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Popularity and Demise of the Minstrel Show

Primrose & Dockstader’s Minstrel Tent, 1899

 

Minstrel Shows: Popularity and Demise

While almost all minstrel companies prior to the Civil War were white performers in blackface, in the years following the war minstrel companies consisting of freed slave performers were equally as popularity with audiences as their white counterparts. Intriguingly, the African-American minstrel groups kept much of the minstrel formula, content, and spirit, even so far as donning burnt cork, exaggerated white lips and performing in blackface. To the popular and minstrel songs of white composers like Dan Emmett and Stephen Foster were added one of the first African-American songwriters, James Bland, who penned such 19th century classics as “O Dem Golden Slippers” and “Carry Me Back to Old Virginny” (which became the state song of Virginia in 1940). It has been estimated that Bland, born free and one of the first African-Americans in the United States to receive a college education, composed over 600 songs, of which only thirty-eight are known today. He spent much of the decade of the 1880s in Europe where he was able to perform his songs without blacking up his face. When he returned to America in the 1890s the minstrel show had passed in America and with it, his popularity.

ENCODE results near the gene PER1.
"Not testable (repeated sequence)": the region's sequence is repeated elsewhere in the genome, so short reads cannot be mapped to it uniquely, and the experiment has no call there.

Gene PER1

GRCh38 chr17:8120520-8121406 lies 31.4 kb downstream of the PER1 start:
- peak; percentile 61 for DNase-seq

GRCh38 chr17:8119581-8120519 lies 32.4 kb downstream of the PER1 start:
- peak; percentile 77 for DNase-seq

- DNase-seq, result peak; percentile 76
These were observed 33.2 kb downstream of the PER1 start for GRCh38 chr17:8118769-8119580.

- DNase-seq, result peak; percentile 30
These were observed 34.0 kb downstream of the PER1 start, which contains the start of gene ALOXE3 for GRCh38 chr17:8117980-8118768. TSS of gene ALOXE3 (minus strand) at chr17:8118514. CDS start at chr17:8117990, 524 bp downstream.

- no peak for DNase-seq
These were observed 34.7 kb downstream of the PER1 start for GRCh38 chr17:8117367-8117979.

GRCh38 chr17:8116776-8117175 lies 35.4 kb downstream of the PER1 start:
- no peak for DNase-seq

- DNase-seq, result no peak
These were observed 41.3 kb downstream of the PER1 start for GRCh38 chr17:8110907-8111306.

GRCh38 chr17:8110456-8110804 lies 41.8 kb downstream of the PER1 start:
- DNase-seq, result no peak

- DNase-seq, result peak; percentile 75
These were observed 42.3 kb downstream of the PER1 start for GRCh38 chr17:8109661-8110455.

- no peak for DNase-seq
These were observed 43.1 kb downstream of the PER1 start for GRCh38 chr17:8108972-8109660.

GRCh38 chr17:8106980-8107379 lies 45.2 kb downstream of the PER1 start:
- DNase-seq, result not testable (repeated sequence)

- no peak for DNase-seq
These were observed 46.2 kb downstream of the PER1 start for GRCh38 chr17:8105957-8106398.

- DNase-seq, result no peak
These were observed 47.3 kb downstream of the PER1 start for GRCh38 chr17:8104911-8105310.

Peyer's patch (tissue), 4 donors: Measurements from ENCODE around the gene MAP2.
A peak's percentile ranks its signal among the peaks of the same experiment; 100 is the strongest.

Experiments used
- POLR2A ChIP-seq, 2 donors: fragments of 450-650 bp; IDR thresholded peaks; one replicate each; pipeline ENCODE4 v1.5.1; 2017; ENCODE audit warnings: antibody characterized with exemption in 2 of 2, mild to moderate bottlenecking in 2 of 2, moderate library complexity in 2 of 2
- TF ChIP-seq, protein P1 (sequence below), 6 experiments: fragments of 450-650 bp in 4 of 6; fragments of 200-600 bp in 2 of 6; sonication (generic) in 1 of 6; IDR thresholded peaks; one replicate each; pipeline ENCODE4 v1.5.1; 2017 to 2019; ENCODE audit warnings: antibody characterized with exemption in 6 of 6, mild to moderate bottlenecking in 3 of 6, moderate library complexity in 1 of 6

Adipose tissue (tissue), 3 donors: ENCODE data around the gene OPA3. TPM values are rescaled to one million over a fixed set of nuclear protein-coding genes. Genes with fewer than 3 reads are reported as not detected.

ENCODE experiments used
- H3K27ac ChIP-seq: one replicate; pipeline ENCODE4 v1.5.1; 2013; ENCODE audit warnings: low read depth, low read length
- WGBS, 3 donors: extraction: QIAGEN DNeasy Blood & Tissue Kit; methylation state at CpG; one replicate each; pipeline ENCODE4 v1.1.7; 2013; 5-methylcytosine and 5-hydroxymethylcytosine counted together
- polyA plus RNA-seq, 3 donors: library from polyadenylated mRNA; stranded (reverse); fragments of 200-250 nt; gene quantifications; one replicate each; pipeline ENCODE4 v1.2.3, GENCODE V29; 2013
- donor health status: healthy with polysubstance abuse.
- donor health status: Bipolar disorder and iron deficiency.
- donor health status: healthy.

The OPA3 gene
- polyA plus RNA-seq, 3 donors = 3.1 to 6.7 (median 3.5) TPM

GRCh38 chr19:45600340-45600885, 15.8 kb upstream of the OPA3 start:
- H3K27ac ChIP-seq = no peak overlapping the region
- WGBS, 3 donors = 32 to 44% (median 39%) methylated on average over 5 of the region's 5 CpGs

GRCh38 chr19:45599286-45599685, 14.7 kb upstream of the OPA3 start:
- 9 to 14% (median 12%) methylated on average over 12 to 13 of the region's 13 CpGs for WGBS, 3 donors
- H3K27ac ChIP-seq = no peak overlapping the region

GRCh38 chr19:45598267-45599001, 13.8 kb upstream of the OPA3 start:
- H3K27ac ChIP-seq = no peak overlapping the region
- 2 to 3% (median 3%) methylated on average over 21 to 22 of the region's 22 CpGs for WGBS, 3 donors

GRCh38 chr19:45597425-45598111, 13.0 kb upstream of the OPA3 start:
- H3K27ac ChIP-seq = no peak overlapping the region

Primrose and Dockstader’s Minstrel Company Tent, 1899; Seating for 3,000 – 2 shows each day.

At its peak, minstrel shows, performers and companies were followed fanatically by portions of Reconstruction audiences. Newspapers advertised upcoming appearances by companies and published features about well-known performers. Minstrel songs were printed and the sheet music sold to the public. Stump speeches were transcribed complete with the performer’s dialectic pronunciation and sold in comic “almanacs” and collections to the public. All-black minstrel shows and all-female minstrel shows found audiences in the 1870s.

At the beginning of the 1880s minstrel shows were beginning to morph and were being replaced by newer, less stereotypical forms. By the 1890s the slapstick humor, jocular sparring and exaggerated physical movement had been tempered; black minstrel shows were giving way to black musical theatre. It was in these final decades of decline that minstrel shows yielded one final, infamous musical staple: the “coon song.” The derogatory, offensive stereotypes of the uneducated, lazy, “Jim Crow”, the urban dandy “Zip Coon,” and other ignorant and insulting caricatures were the starting points for countless coon songs of the last two decades of the 19th and first two decades of the 20th centuries. Typical of the coon songs of this period was “All Coons Look Alike to Me” by African-American songwriter Ernest Hogan. Ironically, the final breath of the minstrel show form was marked by the performance of a vaudeville show which was the first to be written, directed and performed by black performers; it was titled A Trip to Coontown.

While most welcomed the end of the minstrel era, a few staunch critics eschewed the arrival of the monstrous stage productions being launched. Yearning for the days of simpler theatre, one critic in 1893 wrote an article entitled “Old Time Minstrelsy” where he said: